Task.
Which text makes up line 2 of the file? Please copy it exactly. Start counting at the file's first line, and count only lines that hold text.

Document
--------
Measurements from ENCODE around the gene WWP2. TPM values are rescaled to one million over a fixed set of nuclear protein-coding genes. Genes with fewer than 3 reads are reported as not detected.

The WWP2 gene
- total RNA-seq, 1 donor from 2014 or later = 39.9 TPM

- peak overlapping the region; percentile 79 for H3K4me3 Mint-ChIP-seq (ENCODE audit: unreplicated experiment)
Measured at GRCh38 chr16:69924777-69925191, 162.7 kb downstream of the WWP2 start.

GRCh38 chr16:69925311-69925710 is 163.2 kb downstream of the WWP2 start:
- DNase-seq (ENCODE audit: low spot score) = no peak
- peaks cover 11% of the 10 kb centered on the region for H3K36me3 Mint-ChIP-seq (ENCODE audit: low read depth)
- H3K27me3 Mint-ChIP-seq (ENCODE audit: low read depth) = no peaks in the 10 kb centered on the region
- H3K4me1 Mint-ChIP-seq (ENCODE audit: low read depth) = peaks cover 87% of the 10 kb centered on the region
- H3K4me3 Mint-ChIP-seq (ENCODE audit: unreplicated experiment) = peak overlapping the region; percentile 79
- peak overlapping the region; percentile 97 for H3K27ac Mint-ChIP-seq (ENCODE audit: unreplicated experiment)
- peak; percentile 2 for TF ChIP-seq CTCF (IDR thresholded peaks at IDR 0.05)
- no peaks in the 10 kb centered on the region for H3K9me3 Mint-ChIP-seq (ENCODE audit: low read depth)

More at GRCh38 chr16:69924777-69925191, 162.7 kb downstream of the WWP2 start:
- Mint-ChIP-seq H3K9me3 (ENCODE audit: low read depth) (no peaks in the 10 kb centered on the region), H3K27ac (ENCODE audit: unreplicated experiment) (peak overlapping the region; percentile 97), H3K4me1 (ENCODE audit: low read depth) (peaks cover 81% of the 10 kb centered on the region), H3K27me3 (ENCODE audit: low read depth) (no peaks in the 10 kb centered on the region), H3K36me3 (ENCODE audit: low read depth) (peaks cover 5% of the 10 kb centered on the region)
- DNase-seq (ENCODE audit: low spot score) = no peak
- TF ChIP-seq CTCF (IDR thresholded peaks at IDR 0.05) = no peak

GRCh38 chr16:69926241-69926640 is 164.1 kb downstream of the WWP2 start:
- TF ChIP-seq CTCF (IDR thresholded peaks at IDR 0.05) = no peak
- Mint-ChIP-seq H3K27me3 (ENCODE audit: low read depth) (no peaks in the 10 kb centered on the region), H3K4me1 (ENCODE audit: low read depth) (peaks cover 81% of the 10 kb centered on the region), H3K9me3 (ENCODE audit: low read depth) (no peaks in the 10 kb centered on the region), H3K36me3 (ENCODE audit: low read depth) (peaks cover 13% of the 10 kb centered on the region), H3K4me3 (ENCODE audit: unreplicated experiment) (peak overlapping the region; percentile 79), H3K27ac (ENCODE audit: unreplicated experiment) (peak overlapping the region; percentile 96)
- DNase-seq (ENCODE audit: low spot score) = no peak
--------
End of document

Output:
The WWP2 gene